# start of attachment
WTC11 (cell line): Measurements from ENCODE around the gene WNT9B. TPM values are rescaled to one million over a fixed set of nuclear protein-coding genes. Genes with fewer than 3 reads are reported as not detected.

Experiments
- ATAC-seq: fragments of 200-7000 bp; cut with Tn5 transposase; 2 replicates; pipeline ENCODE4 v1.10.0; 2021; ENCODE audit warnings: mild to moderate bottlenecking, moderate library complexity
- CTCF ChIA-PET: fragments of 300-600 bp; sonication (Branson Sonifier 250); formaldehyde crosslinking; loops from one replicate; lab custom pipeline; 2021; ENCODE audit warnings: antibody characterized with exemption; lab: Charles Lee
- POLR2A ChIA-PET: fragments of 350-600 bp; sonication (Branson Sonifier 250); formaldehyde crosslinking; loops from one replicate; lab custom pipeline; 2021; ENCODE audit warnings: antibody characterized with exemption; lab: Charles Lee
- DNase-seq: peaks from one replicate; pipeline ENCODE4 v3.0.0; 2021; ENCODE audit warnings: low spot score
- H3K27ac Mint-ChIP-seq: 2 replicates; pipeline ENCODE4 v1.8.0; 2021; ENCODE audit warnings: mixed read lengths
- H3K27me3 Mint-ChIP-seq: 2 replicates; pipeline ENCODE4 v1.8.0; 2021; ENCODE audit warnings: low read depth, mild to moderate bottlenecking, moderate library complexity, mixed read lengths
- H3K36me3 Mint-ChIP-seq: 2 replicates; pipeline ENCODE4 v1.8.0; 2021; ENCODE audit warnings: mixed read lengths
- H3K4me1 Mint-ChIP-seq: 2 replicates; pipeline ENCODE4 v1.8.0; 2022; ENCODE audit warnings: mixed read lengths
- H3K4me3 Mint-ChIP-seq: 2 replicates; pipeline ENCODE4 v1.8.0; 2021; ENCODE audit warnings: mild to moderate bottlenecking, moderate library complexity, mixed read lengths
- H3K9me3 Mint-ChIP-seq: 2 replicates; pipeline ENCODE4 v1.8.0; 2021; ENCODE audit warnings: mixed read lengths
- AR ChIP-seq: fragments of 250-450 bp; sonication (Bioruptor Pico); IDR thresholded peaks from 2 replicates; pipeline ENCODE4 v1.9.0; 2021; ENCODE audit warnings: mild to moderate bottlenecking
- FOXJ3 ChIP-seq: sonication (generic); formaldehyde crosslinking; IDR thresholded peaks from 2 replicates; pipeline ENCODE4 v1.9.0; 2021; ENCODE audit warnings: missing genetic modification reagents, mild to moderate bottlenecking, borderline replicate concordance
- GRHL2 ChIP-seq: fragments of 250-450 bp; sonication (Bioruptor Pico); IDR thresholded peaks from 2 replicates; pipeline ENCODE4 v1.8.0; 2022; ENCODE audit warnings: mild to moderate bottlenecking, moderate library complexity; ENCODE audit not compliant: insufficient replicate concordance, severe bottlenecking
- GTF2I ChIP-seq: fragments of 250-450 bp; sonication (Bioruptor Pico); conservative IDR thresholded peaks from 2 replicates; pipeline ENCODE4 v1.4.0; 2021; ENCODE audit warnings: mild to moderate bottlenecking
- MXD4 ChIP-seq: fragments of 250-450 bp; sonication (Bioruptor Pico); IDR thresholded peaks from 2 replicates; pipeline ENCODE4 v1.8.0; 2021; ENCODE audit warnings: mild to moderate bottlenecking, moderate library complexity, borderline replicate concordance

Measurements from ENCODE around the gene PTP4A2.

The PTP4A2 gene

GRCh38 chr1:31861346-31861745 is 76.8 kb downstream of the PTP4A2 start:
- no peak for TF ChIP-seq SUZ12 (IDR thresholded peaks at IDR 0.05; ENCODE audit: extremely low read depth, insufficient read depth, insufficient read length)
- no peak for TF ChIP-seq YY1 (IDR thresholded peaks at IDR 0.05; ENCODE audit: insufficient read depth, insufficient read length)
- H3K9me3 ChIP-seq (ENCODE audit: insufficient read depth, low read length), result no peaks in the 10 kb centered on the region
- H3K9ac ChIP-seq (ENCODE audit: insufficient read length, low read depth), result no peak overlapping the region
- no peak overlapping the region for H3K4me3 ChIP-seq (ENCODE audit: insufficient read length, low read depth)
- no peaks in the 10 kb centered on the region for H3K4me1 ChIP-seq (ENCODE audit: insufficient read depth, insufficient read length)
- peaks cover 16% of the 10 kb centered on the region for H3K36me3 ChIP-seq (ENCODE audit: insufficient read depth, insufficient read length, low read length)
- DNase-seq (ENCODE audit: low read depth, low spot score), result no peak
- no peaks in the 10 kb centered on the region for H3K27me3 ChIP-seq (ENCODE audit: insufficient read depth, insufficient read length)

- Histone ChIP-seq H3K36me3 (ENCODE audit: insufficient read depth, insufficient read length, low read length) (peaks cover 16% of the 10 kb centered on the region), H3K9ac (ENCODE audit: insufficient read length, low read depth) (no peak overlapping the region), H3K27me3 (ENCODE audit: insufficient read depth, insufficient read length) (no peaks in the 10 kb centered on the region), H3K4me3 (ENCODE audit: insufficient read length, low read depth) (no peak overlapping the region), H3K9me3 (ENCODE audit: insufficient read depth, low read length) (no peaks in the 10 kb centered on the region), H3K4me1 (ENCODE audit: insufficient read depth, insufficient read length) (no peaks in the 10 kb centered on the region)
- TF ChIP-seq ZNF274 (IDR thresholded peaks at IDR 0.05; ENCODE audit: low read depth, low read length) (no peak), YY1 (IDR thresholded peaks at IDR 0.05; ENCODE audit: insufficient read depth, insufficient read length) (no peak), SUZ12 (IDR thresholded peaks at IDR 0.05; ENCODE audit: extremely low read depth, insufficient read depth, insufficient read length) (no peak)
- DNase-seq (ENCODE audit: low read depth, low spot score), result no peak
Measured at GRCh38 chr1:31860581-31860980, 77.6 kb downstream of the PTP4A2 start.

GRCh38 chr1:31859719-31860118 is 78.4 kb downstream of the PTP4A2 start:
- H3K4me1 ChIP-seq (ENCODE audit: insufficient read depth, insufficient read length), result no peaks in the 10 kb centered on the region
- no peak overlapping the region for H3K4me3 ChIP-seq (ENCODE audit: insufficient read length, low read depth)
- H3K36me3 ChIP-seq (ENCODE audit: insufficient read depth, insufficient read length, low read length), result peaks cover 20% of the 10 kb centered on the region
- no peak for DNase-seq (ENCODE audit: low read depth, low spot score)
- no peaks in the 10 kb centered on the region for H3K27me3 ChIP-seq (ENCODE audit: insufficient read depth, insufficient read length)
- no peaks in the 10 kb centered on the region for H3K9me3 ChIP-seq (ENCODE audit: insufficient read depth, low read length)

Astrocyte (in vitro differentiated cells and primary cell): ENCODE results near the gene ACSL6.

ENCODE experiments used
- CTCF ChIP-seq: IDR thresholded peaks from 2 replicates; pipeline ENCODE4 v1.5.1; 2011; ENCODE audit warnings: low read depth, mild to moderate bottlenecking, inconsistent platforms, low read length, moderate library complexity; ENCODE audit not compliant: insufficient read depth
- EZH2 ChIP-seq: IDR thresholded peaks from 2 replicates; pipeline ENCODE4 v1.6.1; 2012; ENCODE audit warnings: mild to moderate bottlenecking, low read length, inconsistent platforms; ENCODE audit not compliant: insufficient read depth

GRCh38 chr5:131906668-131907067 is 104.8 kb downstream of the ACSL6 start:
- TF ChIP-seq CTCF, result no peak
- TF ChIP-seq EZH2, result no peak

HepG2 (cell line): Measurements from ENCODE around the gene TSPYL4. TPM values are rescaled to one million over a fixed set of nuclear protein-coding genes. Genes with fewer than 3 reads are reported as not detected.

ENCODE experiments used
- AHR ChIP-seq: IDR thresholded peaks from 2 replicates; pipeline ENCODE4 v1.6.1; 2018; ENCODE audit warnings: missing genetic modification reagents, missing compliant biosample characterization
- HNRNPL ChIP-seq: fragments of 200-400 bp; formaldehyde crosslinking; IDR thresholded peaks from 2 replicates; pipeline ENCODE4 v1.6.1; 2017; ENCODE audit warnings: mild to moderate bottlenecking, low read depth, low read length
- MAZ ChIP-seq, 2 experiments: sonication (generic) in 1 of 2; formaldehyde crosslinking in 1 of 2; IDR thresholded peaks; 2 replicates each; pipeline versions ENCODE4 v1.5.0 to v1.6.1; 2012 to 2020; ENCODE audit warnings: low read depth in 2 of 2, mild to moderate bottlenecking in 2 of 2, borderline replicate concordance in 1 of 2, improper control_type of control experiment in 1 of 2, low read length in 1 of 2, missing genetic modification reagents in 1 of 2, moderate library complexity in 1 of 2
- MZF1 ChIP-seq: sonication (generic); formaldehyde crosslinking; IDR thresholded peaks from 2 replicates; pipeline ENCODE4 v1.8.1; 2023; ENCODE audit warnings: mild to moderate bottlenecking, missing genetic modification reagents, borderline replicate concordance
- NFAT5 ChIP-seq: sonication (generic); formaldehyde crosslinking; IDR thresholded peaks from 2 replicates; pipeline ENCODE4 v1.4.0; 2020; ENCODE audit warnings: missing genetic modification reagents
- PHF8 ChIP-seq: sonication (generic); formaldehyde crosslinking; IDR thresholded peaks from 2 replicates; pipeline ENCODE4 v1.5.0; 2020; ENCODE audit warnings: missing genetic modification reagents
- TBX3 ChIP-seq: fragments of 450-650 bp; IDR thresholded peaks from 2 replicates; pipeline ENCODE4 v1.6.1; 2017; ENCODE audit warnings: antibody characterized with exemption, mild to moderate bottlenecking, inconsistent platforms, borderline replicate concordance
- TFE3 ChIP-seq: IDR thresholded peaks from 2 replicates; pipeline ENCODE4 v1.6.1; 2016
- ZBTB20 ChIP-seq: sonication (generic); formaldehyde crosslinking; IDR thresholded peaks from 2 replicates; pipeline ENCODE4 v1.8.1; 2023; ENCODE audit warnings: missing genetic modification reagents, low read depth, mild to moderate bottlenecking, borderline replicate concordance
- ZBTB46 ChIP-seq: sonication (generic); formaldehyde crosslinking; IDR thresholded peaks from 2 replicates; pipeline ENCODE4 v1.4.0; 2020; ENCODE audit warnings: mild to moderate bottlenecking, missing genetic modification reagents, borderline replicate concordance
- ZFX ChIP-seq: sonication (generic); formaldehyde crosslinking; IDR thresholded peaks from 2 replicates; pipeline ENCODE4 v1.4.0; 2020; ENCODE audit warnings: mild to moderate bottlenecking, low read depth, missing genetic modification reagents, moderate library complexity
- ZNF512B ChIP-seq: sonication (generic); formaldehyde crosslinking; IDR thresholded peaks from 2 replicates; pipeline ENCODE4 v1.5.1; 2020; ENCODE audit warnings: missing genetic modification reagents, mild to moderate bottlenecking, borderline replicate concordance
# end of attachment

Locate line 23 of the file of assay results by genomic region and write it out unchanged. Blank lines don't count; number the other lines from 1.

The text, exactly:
- H3K9me3 ChIP-seq (ENCODE audit: insufficient read depth, low read length), result no peaks in the 10 kb centered on the region